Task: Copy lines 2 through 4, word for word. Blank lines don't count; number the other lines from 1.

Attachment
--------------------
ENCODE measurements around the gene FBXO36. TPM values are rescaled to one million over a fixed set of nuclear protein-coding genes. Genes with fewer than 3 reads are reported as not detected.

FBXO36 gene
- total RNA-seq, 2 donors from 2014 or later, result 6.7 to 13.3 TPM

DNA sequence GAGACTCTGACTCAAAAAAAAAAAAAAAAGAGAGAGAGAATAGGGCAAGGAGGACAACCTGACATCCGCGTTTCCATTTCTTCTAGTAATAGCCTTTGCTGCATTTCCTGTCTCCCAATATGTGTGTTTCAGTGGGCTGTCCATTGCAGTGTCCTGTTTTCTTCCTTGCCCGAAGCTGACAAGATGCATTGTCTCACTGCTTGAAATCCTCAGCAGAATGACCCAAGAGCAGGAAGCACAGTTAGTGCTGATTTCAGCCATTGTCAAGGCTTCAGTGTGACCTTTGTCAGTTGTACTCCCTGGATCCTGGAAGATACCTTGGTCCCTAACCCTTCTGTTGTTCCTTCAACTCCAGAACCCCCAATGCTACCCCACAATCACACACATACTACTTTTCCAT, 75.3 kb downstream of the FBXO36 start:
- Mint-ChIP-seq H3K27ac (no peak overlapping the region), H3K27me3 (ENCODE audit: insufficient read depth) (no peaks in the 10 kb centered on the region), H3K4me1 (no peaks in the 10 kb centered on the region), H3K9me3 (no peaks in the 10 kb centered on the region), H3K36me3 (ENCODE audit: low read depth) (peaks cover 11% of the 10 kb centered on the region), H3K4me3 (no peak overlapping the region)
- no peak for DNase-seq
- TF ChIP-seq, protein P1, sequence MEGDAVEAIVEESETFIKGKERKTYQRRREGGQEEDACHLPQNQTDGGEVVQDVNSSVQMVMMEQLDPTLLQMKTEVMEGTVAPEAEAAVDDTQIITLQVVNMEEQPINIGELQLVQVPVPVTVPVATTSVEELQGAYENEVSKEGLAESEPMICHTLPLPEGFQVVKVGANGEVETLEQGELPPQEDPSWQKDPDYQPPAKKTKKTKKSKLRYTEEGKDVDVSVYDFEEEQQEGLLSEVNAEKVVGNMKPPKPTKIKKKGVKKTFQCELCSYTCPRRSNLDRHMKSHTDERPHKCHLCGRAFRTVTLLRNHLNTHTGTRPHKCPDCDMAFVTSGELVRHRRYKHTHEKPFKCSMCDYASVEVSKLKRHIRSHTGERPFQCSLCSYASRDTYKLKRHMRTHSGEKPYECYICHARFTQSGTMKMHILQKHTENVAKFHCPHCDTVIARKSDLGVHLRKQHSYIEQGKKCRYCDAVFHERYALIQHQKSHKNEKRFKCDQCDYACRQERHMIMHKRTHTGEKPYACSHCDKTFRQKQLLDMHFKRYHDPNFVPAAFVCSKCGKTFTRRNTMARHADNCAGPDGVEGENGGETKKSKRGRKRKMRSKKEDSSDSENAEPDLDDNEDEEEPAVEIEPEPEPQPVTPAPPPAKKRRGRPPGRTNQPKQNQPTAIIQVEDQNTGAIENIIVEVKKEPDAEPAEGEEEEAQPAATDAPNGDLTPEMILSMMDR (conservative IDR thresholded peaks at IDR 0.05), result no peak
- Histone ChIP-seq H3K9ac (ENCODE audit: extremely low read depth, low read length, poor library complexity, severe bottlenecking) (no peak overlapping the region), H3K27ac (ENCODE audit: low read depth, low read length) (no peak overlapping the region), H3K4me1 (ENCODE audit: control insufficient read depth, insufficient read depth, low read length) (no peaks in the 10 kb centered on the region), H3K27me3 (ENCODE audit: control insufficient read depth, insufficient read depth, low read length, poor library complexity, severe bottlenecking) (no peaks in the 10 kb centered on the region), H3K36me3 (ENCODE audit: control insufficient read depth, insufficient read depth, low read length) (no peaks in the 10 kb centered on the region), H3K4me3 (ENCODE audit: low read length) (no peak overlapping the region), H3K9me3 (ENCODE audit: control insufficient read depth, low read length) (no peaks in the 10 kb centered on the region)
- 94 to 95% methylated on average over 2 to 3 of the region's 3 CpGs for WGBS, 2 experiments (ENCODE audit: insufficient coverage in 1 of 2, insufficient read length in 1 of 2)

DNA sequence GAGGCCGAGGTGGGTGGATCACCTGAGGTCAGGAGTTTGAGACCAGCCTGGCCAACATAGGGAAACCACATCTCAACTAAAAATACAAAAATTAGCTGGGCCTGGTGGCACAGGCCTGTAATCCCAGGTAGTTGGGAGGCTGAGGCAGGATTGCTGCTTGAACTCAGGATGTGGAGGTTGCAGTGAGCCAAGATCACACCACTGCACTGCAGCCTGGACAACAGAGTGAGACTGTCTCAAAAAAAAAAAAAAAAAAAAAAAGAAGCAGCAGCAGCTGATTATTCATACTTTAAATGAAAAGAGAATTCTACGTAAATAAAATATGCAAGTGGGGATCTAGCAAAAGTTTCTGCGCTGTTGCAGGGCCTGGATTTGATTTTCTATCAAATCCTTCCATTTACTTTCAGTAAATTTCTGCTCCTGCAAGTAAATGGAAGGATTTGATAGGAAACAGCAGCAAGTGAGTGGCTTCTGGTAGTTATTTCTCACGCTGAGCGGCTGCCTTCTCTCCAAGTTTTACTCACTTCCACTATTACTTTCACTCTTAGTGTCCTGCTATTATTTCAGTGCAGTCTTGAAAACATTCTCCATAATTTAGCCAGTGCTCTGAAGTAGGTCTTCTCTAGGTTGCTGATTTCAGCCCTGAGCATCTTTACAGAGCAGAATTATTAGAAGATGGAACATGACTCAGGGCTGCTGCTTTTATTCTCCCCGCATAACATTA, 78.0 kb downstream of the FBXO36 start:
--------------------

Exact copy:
FBXO36 gene
- total RNA-seq, 2 donors from 2014 or later, result 6.7 to 13.3 TPM

DNA sequence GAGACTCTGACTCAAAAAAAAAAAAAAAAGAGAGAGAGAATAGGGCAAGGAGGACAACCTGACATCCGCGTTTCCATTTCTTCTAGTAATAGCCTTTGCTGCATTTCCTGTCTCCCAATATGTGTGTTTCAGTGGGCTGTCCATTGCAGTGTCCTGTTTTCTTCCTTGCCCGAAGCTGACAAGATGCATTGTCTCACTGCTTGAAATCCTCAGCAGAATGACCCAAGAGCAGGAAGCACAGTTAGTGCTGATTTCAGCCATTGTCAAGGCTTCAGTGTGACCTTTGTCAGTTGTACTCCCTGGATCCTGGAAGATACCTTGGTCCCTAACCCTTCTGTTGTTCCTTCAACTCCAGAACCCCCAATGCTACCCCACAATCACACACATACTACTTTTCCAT, 75.3 kb downstream of the FBXO36 start: